If what you want is not overload the server you can just reduce the priority of the thread.
Thread.Sleep() do not consume any resources. However, the correct way to do this is set the priority of thread to a value below than Normal:
Thread.Current.Priority = ThreadPriority.Lowest for example.
Thread.Sleep is not that "evil, do not do it ever", but maybe (just maybe) the fact that you need to use it reflects some lack on solution design. But this is not a rule at all.
Personally I never find a situation where I have to use Thread.Sleep.
Right now I'm working on an ASP.NET MVC application that uses a background thread to load a lot of data from database into a memory cache and after that write some data to the database.
The only feature I have used to prevent this thread to eat all my webserver and db processors was reduce the thread priority to the Lowest level. That thread will get about to 35 minutes to conclude all the operations instead of 7 minutes if a use a Normal priority thread. By the end of process, thread will have done about 230k selects to the database server, but this do not has affected my database or webserver performance in a perceptive way for the user.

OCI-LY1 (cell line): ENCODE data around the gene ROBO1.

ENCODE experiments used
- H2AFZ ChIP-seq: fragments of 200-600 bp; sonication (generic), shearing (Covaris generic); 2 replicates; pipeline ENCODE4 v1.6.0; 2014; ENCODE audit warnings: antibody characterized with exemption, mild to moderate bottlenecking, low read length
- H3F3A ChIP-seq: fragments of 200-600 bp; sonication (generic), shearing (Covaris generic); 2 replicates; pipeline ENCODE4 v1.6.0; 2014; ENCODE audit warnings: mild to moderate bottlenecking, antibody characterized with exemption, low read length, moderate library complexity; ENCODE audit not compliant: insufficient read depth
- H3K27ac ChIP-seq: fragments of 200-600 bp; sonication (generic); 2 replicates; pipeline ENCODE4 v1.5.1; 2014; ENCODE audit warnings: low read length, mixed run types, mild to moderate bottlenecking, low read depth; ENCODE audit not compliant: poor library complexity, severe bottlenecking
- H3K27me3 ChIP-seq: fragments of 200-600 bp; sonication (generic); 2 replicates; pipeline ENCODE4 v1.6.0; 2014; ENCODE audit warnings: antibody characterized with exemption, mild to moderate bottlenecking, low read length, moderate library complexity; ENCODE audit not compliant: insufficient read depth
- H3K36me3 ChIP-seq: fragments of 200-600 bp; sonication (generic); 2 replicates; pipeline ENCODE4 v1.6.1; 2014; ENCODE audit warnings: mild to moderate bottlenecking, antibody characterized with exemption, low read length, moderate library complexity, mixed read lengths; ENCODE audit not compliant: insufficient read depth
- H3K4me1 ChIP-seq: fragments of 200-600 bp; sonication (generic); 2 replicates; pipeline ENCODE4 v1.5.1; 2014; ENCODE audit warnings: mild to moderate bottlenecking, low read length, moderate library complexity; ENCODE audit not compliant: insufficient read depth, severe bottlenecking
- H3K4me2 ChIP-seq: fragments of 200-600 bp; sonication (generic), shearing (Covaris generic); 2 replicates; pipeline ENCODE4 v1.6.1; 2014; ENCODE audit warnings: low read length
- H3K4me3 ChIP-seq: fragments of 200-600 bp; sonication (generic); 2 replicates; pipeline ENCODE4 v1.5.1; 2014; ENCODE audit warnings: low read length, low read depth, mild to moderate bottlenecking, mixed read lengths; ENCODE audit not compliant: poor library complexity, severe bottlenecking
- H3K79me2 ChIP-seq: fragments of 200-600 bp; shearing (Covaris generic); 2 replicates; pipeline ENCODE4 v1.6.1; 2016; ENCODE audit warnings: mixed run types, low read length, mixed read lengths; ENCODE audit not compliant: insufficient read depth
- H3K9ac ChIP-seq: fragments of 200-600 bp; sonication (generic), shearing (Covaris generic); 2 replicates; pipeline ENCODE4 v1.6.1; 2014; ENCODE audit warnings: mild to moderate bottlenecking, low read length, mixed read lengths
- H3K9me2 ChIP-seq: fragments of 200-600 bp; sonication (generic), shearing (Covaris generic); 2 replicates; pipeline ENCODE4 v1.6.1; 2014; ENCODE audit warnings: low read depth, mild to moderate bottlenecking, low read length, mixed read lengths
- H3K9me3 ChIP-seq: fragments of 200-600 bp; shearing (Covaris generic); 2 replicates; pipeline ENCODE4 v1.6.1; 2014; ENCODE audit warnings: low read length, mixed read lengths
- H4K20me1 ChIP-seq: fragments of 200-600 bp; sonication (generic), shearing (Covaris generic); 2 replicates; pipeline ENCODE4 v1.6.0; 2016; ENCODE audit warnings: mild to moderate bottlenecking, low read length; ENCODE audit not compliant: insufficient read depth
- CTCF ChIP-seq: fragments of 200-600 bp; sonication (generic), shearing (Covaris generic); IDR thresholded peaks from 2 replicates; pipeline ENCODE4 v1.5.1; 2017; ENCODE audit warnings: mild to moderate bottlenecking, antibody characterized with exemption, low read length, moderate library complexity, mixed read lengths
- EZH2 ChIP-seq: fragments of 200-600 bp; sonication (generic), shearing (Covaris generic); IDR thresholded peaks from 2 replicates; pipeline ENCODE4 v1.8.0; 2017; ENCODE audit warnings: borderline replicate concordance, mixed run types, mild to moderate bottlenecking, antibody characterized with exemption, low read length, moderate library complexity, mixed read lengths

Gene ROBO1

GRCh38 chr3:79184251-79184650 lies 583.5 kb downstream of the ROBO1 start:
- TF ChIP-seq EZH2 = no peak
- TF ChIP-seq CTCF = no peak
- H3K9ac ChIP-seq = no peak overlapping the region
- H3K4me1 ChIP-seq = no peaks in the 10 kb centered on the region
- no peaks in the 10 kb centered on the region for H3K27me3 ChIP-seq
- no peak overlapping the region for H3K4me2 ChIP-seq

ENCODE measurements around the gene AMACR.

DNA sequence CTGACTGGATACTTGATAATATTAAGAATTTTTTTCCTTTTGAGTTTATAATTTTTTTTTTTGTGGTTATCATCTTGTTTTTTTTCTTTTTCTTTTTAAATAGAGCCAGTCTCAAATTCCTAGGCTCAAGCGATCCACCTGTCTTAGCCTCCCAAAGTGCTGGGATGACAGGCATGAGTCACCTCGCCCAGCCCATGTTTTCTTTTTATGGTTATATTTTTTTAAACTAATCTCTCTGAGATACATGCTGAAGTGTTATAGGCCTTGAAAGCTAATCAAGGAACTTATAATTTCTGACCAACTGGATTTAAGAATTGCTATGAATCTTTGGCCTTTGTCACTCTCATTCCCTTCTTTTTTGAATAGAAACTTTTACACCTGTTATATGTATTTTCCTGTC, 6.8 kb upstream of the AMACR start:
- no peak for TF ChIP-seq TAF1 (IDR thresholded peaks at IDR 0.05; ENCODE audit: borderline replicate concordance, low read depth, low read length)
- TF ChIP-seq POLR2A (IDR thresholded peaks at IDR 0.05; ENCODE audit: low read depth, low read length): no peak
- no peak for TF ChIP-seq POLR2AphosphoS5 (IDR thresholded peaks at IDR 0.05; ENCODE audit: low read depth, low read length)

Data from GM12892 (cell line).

tip: remember to set the priority back to Normal if you are using a thread from ThreadPool.
Here you can read about Thread.Priority:
Here a good article about why not use Thread.Sleep in production environment:
EDIT Like others said here, maybe just reduce your thread priority will not prevent the thread to send a large number of commands/data to AD. Maybe you'll get better results if you rethink all the thing and use timers or something like that. I personally think that reduce priority could resolve your problem, although I think you need to do some tests using your data to see what happens to your server and other servers involved in the process.